NO Gas Here!” said printed signs hung at gas stations nationwide in 1973. America faced a crippling oil crisis brought on by the Arab Embargo in response to the Yom Kippur War. Imports of oil accounted for 35% of U.S. consumption when President Nixon declared America would be energy independent in a decade. So did every president after him. Unfortunately by 2005, America was importing 60% of its oil.
But could President Nixon’s prediction of energy independence, albeit a bit delayed, become reality? The answer may astound you. Last year Saudi billionaire Prince Alwaleed bin Talal spoke of fears of America’s energy and shale production as “an inevitable threat [to nations] entirely dependent on oil [exports],” and stated that “this reality is becoming a source of concern for all.” In the last nine years, American ingenuity has reversed fifty years of importing billions of dollars of energy and has sparked an energy revolution in oil, natural gas, and coal, which was not possible just a decade ago. In 1972, Wallace Pratt, a prophetic geologist stated “oil is in the minds of men.” This year America will become the biggest oil producer in the world surpassing Saudi Arabia and Russia. America continues to lead in the production of coal and natural gas and has been developing and maximizing alternative energies—wind, nuclear, solar, biofuels—and strengthening the conservation of energy with new innovations in insulation and fuel efficiency. America now produces enough energy to meet 84% of its own demand and could meet 100% by the end of the decade.
U.S. energy companies have known about trapped gas in shale and tar sands since the 1940’s, but recovery was too expensive and the production yields were too low. Recent technology such as horizontal drilling and advanced geological planning have made hydraulic fracturing, herein known as fracking, less burdensome to manage and the yields have been produced on a grand scale all across the nation. The Marcellus Formation – a shale range – found under Western New York, Pennsylvania and West Virginia is producing 2 million gallons a day which is more than some individual nations in the Organization of the Petroleum Exporting Countries (OPEC). Unfortunately, Western New York gas production sits idle due to unsubstantiated safety concerns for drinking water as Pennsylvania border towns become boomtowns for jobs. The New York state moratorium continues in spite of a landmark study by the Environmental Protection Agency in 2004 which concluded fracking posed no threat to underground drinking water supplies.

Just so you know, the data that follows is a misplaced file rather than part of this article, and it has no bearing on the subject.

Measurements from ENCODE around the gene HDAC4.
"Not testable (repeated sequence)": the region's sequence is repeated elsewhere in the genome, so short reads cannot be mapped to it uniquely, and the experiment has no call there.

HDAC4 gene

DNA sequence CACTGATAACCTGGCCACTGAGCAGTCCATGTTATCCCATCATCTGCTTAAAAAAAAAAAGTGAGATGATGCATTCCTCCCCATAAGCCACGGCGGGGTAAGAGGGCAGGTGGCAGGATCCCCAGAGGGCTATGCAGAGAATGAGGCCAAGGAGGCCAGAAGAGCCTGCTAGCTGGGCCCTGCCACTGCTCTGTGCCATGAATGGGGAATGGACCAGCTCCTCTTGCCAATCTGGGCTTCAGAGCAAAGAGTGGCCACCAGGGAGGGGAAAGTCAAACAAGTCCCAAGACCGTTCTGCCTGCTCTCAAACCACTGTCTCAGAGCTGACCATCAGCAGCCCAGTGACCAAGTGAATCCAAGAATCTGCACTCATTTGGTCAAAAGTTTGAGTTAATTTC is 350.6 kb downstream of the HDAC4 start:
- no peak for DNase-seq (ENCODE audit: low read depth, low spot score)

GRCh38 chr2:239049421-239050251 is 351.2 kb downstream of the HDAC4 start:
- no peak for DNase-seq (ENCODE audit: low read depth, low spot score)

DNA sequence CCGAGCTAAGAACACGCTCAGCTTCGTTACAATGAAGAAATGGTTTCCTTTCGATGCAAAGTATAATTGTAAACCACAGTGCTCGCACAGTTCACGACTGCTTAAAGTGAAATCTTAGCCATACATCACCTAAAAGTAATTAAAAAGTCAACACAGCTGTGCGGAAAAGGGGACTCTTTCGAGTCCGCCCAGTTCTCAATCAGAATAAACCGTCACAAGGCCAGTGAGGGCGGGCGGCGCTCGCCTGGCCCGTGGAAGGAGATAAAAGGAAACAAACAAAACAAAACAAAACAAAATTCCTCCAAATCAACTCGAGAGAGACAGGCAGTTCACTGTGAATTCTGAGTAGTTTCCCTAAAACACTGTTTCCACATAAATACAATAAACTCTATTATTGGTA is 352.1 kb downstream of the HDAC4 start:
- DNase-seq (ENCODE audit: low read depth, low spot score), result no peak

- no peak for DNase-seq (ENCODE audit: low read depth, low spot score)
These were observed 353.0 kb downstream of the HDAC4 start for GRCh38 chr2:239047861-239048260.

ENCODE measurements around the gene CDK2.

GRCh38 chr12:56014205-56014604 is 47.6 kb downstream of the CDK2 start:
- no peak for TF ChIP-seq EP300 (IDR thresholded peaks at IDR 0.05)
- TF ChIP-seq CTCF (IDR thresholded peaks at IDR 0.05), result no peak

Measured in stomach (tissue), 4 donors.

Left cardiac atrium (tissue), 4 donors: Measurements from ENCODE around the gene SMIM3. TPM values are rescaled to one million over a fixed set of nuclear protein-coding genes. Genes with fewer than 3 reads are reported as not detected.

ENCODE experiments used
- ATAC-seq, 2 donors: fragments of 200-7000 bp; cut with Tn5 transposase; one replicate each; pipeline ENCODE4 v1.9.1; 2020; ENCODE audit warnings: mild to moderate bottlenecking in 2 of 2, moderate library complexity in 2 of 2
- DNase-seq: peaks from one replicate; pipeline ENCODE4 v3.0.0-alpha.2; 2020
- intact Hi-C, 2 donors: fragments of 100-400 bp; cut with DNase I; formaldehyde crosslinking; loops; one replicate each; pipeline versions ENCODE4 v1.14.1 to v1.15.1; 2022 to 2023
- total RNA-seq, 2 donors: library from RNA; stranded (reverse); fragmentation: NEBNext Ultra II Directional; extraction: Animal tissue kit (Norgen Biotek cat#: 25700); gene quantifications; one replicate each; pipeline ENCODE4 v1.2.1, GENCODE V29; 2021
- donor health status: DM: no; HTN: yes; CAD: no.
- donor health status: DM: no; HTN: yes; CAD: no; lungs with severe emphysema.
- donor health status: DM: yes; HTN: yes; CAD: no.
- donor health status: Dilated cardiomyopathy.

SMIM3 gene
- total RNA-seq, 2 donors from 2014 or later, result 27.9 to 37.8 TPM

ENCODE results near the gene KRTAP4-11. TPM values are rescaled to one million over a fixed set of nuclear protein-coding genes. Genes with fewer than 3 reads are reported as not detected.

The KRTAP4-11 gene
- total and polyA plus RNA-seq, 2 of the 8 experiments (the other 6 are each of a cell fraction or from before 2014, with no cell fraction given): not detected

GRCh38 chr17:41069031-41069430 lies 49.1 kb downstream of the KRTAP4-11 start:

The Green River Formation in Colorado is estimated to have three times more recoverable oil than Saudi Arabia’s top oil field according to energy expert Daniel Yergin. Shale gas is expected to become 50% of America’s natural gas production by 2035 compared to only a 1% market share in 2000. Energy experts consider the Gulf of Mexico part of the “Golden Triangle” of offshore drilling which extends to Brazil and Western Africa. The British Petroleum deepwater spill slowed growth in the region, but “research confirmed that the microbes had eliminated much of the oil and gas that had leaked from the well,” according to PBS. Today, investment and drilling in the Gulf has rebounded. WoodMac Energy forecasts more than $20 billion to be spent on drilling development wells alone in 2015 in the Gulf. The U.S. Energy Department predicts that by 2035, offshore production will increase by over 80%. The offshore renaissance is expected to account for a third of the U.S. budget and half a million workers by 2020 according to James Burgess of the energy news website Oil Price.
The lack of America’s external demand for energy has led to a shock around the world, threatening balance of power not only in Saudi Arabia, but especially in Russia. Energy strategist Daniel Yergin wrote that America’s rise as an energy producer “has a wide geopolitical impact, for it upsets a four decade old economic and political balance that has proved so durable that it even survived the upheaval that was set in motion from the collapse of the Soviet Union.” Nearly half of Russia’s revenue comes from energy exports, so a reduction in price and a loss of a monopoly on Europe will hurt Russia. Senator John McCain recently called Russia merely “a gas station masquerading as a country.” Energy has played a big role in Russia’s advances in Ukraine as these countries have had several energy disputes in the last decade.